In regards to your first statement above, for what it's worth, it should be said that I also know that I'm going to die and be raised alive again, but that doesn't make me a prophet. The belief in death, the resurrection and Final Judgment is common to all of the "Abrahamic Faiths" i.e. Judaism, Christianity and Islam, so one doesn't need to be a prophet to know such a thing. However, if Almighty God chose to reveal to Jesus certain aspects of the circumstances of his death and resurrection, then that's fine with me, since Jesus, peace be upon him, was a great prophet. However, the verse which you quote neither confirms nor denies that such information was revealed. Concerning why Muslims believe that he has not died, and that he has been raised alive, it is because the Qur'an (and thus God) says so. However, since the various verses on this issue may have left you somewhat confused, I am including a detailed excerpt from a well known Islamic scholar which discusses many aspects of this in detail. Writing in the 12th Century after Jesus, peace be upon him, Shaikh-ul-Islam Ibn Taymiyyah said:
"Almighty God did not state that Christ died, nor that he was killed. He said, rather: "O Jesus, I am gathering you and causing you to ascend to Me, and am cleansing you of those who disbelieve" (Qur'an 3:55).
God spoke similarly in other passages (Qur'an 5:117; 4:155-161). God cursed the Jews for various things. Among them was "their speaking against Mary a tremendous calumny" (Qur'an 4:156), and their claiming that she was a fornicator. They are also condemned for their claim "We slew the Messiah Jesus son of Mary, God's messenger" (Qur'an 4:157). God said: "They slew him not nor crucified him, hut it appeared so to them" (Qur'an 4:157). God attributes this statement to them and curses them for it. The Christians are not mentioned because the ones who assumed responsibility for crucifying the supposedly crucified person were the Jews. Not a single one of the Christians was a witness [to the event] with them. Rather the apostles kept at a distance through fear, and not one of them witnessed the crucifixion. The only witnesses were the Jews who informed people that they had crucified Christ. Christians and others who handed on the story that Christ had been crucified only passed on what they had received from these Jews who were the chosen minions of the powers of darkness. Nor were they such a great number that prevented their colluding on a lie. God said: "They did not kill him nor did they crucify him, but it seemed so to them."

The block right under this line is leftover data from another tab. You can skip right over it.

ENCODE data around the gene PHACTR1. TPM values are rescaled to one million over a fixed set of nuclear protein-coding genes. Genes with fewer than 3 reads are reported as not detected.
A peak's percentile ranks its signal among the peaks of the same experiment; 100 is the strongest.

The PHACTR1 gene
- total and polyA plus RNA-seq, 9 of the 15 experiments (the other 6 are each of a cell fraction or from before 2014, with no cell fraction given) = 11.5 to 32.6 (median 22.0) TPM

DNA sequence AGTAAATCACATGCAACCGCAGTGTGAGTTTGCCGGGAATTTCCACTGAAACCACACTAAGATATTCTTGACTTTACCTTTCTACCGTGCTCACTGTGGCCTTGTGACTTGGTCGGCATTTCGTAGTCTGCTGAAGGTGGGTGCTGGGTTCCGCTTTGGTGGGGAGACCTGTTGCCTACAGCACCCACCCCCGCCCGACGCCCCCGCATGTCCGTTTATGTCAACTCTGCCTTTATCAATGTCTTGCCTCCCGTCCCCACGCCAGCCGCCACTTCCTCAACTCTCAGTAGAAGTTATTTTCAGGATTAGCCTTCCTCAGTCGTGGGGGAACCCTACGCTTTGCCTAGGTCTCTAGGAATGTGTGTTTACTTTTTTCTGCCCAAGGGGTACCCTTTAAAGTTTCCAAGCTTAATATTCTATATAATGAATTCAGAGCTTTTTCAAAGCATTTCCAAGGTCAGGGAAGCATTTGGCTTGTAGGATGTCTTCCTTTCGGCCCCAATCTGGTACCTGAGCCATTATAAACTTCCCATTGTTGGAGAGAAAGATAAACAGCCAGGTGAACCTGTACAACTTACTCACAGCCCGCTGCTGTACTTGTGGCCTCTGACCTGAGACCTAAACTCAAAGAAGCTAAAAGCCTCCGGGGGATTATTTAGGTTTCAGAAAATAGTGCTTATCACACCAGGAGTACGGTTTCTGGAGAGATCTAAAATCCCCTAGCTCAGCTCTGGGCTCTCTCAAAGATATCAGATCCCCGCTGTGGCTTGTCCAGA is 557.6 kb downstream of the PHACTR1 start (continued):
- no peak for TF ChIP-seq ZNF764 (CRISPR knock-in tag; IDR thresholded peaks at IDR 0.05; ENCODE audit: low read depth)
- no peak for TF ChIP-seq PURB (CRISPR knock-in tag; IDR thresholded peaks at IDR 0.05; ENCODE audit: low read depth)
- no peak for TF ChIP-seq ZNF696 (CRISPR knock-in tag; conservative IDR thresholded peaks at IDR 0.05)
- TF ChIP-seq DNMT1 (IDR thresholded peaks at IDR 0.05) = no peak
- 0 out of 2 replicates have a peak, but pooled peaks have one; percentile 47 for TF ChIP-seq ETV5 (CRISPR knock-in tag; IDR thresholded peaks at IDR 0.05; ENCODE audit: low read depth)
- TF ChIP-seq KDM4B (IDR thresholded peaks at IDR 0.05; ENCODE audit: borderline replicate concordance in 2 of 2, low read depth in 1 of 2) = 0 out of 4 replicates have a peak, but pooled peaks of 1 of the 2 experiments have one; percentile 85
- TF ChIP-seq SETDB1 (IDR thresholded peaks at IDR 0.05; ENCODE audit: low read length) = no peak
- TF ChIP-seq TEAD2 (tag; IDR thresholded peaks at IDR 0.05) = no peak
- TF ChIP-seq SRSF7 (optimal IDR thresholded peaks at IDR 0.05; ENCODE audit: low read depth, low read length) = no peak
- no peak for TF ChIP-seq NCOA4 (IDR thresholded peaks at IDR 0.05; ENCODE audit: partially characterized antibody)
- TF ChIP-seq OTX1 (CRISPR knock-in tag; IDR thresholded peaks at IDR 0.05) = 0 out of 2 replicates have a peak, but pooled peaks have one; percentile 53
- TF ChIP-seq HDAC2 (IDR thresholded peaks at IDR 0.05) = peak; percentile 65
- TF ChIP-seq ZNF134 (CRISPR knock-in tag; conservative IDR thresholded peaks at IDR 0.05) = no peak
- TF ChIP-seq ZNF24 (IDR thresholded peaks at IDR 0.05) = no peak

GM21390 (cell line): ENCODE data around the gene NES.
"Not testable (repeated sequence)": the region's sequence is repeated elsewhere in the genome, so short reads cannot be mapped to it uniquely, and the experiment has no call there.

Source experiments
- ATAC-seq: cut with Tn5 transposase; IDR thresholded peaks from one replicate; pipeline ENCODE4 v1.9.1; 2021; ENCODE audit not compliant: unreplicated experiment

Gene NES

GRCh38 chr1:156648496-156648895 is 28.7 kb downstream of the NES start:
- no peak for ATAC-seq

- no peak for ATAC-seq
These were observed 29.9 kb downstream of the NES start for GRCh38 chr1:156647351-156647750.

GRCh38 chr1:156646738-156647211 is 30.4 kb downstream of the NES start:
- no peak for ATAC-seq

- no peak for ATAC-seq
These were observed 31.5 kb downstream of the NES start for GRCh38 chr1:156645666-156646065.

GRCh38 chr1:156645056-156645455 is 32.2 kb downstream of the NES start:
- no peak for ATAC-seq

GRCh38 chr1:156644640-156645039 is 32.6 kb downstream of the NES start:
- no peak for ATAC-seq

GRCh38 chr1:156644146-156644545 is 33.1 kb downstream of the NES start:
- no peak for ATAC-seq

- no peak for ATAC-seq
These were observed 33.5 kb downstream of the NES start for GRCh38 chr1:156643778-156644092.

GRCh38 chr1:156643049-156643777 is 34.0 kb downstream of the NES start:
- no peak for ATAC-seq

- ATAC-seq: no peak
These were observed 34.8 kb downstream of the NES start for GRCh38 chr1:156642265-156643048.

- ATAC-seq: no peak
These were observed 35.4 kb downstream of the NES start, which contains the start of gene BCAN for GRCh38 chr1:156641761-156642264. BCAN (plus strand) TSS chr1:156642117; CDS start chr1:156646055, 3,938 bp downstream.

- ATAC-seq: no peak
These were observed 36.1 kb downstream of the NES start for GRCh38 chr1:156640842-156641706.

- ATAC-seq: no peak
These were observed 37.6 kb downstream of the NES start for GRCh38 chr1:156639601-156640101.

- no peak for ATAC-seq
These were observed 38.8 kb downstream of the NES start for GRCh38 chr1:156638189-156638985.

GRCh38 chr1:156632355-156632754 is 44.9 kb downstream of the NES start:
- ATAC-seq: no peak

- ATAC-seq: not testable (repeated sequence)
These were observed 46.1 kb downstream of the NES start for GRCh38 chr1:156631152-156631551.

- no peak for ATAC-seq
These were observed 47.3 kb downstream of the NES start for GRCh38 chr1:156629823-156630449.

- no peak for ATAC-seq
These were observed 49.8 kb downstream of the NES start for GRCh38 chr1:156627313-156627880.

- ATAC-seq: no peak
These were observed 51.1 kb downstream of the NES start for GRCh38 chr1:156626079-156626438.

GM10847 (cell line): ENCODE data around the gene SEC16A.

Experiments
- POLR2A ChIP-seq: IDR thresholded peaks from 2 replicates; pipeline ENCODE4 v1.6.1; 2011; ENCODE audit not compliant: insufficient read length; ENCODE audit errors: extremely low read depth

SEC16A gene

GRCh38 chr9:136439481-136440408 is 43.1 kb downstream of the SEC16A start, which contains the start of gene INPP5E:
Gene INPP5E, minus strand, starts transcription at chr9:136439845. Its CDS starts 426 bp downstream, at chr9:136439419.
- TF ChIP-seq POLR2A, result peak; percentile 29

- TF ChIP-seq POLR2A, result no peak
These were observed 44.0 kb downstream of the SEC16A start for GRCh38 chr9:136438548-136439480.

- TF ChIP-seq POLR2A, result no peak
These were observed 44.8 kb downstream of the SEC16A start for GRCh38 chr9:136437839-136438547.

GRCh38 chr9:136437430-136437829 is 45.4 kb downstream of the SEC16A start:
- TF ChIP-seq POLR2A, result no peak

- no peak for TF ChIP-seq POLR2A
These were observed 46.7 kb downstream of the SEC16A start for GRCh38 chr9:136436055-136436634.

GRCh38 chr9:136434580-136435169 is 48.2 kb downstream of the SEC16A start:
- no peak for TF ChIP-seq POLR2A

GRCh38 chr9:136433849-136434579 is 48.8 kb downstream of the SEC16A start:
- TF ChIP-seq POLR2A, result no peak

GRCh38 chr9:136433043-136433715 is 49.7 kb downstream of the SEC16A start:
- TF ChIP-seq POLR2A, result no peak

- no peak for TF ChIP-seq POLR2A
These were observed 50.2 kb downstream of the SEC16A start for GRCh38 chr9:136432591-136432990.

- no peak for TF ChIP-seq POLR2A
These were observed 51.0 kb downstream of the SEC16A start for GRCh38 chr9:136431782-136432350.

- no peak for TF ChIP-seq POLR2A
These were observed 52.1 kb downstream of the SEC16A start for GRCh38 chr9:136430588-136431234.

Then He said: "There will not be any of the People of the Book but will believe in him before his death" (Qur'an 4:159). Among the majority of scholars it is believed that this means "before the death of Christ". It may be said to mean "before the death of the Jew," but this is weak. Similarly it is said to mean "before the death of Muhammad," but this is even weaker. If one placed faith in him before death, this act of faith would benefit him, for the repentance of a person is accepted which is not after the moment of death.
It might be said that what is meant by this is the faith which is after the moment of death and therefore of no use. After his death, everyone believes in he unknown which he had previously rejected, and so there is nothing special to Christ in this, because God said "before his death," and did not say "after his death." This is because there is no difference between someone's placing faith in Christ and Muhammad. The Jew who dies in his Judaism dies a disbeliever in Christ and Muhammad. Moreover God said: "There will not be any of the People of the Book but will believe in him before his death." The verb (la-yu'minanna) can only mean the future, and this is an indication that this faith is subsequent to God's informing mankind of this. Had He meant "before the death of the follower of the Book," He would have said: "There is no Follower of the Book but who believes (yu'min) in him before his death".
God also speaks of "the People of the Book," which is a general term for Jews and Christians, and this indicates that all People of the Book, Jews and Christians, will be believing in Christ before the death of Christ. When he descends, the Jews and Christians will believe that he is the messenger of God -- not rejecting him as do the Jews now, nor claiming that he is God as do the Christians. God states that they will put faith in him when he descends to earth. It is stated that he was raised up to God when He said: "I am gathering you and causing you to ascend to Me" (Qur'an 3:55). He will descend to earth before the Day of Resurrection and then he will die. By this God has informed us that they will believe in him before Christ's death, as He also says elsewhere (Qur'an 43:59-65). In the sound hadith reports from the Prophet he said: